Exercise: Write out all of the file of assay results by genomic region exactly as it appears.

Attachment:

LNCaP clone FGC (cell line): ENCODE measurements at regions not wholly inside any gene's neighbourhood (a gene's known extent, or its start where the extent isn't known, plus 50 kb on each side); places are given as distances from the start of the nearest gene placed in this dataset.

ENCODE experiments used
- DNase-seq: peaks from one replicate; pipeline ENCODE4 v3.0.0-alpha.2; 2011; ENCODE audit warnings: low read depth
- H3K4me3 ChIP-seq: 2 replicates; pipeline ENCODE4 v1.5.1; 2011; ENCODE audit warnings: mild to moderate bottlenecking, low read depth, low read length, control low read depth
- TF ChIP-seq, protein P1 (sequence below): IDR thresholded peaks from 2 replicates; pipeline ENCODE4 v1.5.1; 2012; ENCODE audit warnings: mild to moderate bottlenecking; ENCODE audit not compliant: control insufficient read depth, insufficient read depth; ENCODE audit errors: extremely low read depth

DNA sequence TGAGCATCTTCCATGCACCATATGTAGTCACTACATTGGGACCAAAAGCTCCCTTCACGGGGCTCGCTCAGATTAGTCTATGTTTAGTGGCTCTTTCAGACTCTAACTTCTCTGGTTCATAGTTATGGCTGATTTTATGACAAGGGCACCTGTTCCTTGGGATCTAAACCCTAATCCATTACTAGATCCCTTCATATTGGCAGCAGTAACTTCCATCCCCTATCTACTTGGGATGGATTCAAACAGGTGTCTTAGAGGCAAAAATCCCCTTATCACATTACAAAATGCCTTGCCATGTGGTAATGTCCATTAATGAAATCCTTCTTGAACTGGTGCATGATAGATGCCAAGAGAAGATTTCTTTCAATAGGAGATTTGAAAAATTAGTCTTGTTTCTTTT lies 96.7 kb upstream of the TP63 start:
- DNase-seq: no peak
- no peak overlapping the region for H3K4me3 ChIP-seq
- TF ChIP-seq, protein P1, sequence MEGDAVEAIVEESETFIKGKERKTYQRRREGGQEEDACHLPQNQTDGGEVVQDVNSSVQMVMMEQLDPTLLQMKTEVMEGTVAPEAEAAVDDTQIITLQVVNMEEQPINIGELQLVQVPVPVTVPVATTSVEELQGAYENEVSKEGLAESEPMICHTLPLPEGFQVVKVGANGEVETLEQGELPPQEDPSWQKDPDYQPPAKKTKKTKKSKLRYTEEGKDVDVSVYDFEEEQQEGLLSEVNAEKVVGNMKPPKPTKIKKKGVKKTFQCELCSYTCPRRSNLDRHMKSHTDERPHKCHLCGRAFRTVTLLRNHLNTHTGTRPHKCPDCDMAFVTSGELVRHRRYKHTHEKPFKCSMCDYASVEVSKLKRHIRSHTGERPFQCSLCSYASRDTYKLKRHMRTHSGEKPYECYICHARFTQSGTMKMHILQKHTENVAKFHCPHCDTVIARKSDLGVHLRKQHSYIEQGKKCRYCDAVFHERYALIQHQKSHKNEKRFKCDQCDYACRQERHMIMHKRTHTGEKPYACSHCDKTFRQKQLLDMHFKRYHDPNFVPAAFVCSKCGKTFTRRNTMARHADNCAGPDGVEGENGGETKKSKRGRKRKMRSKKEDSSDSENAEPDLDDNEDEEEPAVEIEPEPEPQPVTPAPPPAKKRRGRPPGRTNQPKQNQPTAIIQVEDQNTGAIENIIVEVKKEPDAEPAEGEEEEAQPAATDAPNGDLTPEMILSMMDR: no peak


LNCaP clone FGC (cell line): ENCODE measurements at regions not wholly inside any gene's neighbourhood (a gene's known extent, or its start where the extent isn't known, plus 50 kb on each side); places are given as distances from the start of the nearest gene placed in this dataset.

ENCODE experiments used
- DNase-seq: peaks from one replicate; pipeline ENCODE4 v3.0.0-alpha.2; 2011; ENCODE audit warnings: low read depth
- H3K4me3 ChIP-seq: 2 replicates; pipeline ENCODE4 v1.5.1; 2011; ENCODE audit warnings: mild to moderate bottlenecking, low read depth, low read length, control low read depth
- TF ChIP-seq, protein P1 (sequence below): IDR thresholded peaks from 2 replicates; pipeline ENCODE4 v1.5.1; 2012; ENCODE audit warnings: mild to moderate bottlenecking; ENCODE audit not compliant: control insufficient read depth, insufficient read depth; ENCODE audit errors: extremely low read depth

DNA sequence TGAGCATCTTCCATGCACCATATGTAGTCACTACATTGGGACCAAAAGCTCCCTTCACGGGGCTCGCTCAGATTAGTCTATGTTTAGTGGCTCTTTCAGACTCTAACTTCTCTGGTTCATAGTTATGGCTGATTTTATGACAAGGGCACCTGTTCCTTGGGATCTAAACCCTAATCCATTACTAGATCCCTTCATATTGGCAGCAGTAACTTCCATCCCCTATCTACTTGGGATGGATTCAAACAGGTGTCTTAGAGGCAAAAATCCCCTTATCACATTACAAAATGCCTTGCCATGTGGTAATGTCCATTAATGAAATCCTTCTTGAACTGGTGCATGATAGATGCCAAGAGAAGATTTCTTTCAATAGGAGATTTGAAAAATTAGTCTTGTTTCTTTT lies 96.7 kb upstream of the TP63 start:
- DNase-seq: no peak
- no peak overlapping the region for H3K4me3 ChIP-seq
- TF ChIP-seq, protein P1, sequence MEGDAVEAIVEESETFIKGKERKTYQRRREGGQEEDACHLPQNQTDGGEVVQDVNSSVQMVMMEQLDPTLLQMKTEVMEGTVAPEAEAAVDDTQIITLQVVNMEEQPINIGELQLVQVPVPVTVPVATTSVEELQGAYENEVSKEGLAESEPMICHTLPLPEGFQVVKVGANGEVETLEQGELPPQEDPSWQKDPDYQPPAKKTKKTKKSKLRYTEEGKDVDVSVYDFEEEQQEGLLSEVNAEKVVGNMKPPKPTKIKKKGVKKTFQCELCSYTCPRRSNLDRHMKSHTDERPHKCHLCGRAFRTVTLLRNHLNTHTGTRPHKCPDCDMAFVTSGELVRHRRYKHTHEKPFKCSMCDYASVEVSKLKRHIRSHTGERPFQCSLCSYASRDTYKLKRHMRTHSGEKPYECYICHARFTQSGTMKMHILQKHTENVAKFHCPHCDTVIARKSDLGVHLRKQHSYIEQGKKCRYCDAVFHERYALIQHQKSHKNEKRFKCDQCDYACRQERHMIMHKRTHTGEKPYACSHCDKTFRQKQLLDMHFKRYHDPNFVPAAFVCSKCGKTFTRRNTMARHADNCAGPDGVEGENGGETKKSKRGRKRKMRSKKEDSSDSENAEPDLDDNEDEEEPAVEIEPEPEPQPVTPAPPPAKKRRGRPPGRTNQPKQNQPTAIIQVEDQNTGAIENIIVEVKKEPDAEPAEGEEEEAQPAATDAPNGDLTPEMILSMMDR: no peak